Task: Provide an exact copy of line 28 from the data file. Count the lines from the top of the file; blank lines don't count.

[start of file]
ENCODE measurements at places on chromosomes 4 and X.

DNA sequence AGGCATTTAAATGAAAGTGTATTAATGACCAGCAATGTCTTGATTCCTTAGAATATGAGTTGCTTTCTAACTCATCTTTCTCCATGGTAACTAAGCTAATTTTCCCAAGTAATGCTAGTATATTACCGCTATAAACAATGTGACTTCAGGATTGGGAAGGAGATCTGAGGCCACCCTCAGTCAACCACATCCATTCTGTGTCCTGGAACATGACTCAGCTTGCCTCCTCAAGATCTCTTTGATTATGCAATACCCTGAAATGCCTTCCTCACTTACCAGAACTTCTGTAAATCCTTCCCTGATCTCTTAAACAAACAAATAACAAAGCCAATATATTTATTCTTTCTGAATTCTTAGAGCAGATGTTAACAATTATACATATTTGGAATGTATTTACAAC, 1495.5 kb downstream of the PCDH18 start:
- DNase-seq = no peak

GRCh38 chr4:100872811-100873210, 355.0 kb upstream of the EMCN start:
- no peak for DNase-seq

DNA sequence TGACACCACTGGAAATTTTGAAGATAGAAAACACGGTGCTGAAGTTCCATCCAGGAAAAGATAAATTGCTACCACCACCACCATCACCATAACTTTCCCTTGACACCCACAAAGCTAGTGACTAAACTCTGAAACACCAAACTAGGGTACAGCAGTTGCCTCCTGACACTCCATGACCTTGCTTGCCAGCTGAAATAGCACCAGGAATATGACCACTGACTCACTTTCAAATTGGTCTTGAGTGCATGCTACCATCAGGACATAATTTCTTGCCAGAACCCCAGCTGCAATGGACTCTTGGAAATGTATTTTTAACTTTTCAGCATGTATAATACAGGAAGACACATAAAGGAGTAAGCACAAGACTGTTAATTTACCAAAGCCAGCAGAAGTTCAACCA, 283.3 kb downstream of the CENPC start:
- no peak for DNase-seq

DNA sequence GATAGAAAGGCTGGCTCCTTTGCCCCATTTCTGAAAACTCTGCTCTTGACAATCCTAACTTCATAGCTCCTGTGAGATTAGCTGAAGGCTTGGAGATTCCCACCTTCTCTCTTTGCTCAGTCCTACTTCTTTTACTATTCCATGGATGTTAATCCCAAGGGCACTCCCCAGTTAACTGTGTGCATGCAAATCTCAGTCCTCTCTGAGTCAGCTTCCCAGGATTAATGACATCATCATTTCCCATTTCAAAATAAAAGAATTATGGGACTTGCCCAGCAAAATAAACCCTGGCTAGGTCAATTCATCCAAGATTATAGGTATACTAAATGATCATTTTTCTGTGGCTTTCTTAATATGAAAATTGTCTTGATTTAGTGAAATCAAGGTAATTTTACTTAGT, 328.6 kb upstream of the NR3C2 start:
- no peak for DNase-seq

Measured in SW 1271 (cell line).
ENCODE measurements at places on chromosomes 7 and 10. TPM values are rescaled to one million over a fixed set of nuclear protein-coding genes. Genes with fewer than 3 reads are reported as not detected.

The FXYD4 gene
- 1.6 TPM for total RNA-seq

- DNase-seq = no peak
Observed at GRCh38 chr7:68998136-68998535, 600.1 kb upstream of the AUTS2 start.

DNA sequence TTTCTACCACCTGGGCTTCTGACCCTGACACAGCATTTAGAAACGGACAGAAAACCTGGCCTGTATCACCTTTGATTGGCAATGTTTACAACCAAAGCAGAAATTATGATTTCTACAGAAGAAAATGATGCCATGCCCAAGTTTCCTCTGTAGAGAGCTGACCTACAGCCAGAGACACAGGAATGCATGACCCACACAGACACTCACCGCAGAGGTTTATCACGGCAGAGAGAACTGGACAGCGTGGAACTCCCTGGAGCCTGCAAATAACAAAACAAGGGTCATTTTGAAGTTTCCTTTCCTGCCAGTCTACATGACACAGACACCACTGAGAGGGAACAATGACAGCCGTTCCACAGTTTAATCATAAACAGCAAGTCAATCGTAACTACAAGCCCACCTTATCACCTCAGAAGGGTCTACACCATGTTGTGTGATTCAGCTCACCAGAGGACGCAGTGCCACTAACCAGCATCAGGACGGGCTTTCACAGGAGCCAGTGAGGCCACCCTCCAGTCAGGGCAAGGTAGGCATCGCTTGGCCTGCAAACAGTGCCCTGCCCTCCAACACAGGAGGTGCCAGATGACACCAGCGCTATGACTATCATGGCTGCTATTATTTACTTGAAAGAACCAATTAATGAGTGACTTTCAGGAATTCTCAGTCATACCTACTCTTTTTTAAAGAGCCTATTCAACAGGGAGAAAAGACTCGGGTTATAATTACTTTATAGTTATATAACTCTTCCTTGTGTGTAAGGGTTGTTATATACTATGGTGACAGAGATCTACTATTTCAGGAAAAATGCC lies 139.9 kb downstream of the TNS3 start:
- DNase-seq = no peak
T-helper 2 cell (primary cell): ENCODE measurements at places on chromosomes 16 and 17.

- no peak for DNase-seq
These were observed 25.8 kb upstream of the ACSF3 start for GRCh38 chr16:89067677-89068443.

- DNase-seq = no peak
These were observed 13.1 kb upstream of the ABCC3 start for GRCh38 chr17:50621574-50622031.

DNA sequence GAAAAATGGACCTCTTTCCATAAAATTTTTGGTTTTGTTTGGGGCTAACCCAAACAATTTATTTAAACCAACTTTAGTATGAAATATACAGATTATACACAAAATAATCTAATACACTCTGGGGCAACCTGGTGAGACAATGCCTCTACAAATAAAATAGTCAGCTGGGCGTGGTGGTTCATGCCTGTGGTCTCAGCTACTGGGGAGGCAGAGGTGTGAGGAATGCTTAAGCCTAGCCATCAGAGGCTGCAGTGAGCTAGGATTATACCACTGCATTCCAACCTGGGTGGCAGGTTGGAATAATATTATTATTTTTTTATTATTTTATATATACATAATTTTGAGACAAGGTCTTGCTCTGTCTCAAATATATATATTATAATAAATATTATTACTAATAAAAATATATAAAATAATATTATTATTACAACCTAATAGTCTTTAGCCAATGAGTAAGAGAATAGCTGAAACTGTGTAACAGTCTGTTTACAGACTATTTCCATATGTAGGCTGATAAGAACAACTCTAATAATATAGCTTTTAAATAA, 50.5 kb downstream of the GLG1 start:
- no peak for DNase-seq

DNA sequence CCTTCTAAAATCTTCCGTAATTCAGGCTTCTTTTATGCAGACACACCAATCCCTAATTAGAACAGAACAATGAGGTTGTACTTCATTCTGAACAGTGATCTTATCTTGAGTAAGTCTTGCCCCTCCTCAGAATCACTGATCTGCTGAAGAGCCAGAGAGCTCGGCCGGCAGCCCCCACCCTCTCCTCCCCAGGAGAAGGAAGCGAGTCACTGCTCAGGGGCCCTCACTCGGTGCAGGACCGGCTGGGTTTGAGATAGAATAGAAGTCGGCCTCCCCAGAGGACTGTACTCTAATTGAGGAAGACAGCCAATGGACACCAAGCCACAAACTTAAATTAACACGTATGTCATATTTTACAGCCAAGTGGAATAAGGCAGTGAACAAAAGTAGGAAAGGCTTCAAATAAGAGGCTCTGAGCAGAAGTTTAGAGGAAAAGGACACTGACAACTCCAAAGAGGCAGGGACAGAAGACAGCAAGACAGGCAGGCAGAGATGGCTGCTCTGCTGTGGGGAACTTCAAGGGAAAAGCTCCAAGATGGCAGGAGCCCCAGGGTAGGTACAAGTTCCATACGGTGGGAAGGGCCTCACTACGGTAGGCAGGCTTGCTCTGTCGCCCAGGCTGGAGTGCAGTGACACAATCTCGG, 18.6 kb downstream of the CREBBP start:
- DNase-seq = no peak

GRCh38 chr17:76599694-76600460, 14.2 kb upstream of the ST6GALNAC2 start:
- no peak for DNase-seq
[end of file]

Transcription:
- no peak for DNase-seq